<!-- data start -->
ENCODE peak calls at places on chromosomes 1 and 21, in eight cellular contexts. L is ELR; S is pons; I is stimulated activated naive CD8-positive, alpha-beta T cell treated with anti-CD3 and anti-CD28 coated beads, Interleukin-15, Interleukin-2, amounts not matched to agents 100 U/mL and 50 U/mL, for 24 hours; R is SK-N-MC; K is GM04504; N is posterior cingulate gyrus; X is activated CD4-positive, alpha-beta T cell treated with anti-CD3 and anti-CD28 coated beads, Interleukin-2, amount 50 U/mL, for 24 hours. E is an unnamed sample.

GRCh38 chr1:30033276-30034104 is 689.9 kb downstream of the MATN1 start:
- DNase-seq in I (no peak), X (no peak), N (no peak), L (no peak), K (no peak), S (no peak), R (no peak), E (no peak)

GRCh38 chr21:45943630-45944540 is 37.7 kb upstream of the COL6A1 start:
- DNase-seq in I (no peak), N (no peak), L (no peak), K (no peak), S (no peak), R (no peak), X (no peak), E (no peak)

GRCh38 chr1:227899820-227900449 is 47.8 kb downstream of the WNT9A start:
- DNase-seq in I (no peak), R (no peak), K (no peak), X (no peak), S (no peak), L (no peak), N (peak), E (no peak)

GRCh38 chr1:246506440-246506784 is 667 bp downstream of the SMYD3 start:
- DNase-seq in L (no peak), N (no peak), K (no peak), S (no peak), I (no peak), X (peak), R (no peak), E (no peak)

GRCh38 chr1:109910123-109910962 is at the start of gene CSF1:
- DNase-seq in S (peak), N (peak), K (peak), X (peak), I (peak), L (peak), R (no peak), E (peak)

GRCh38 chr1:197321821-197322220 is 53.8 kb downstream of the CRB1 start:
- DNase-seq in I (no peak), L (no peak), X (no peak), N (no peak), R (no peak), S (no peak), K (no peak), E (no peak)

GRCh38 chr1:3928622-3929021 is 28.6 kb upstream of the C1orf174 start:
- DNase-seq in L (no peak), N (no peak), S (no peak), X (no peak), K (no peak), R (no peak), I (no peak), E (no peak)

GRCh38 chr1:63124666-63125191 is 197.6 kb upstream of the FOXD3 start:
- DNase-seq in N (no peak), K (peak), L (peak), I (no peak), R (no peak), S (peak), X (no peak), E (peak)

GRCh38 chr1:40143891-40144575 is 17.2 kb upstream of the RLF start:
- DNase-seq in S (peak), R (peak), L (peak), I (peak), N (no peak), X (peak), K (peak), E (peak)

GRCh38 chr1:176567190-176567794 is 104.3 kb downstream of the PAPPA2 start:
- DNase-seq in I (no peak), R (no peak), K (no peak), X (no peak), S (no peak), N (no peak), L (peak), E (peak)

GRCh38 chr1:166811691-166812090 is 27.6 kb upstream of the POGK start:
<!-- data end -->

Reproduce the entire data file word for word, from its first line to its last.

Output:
ENCODE peak calls at places on chromosomes 1 and 21, in eight cellular contexts. L is ELR; S is pons; I is stimulated activated naive CD8-positive, alpha-beta T cell treated with anti-CD3 and anti-CD28 coated beads, Interleukin-15, Interleukin-2, amounts not matched to agents 100 U/mL and 50 U/mL, for 24 hours; R is SK-N-MC; K is GM04504; N is posterior cingulate gyrus; X is activated CD4-positive, alpha-beta T cell treated with anti-CD3 and anti-CD28 coated beads, Interleukin-2, amount 50 U/mL, for 24 hours. E is an unnamed sample.

GRCh38 chr1:30033276-30034104 is 689.9 kb downstream of the MATN1 start:
- DNase-seq in I (no peak), X (no peak), N (no peak), L (no peak), K (no peak), S (no peak), R (no peak), E (no peak)

GRCh38 chr21:45943630-45944540 is 37.7 kb upstream of the COL6A1 start:
- DNase-seq in I (no peak), N (no peak), L (no peak), K (no peak), S (no peak), R (no peak), X (no peak), E (no peak)

GRCh38 chr1:227899820-227900449 is 47.8 kb downstream of the WNT9A start:
- DNase-seq in I (no peak), R (no peak), K (no peak), X (no peak), S (no peak), L (no peak), N (peak), E (no peak)

GRCh38 chr1:246506440-246506784 is 667 bp downstream of the SMYD3 start:
- DNase-seq in L (no peak), N (no peak), K (no peak), S (no peak), I (no peak), X (peak), R (no peak), E (no peak)

GRCh38 chr1:109910123-109910962 is at the start of gene CSF1:
- DNase-seq in S (peak), N (peak), K (peak), X (peak), I (peak), L (peak), R (no peak), E (peak)

GRCh38 chr1:197321821-197322220 is 53.8 kb downstream of the CRB1 start:
- DNase-seq in I (no peak), L (no peak), X (no peak), N (no peak), R (no peak), S (no peak), K (no peak), E (no peak)

GRCh38 chr1:3928622-3929021 is 28.6 kb upstream of the C1orf174 start:
- DNase-seq in L (no peak), N (no peak), S (no peak), X (no peak), K (no peak), R (no peak), I (no peak), E (no peak)

GRCh38 chr1:63124666-63125191 is 197.6 kb upstream of the FOXD3 start:
- DNase-seq in N (no peak), K (peak), L (peak), I (no peak), R (no peak), S (peak), X (no peak), E (peak)

GRCh38 chr1:40143891-40144575 is 17.2 kb upstream of the RLF start:
- DNase-seq in S (peak), R (peak), L (peak), I (peak), N (no peak), X (peak), K (peak), E (peak)

GRCh38 chr1:176567190-176567794 is 104.3 kb downstream of the PAPPA2 start:
- DNase-seq in I (no peak), R (no peak), K (no peak), X (no peak), S (no peak), N (no peak), L (peak), E (peak)

GRCh38 chr1:166811691-166812090 is 27.6 kb upstream of the POGK start: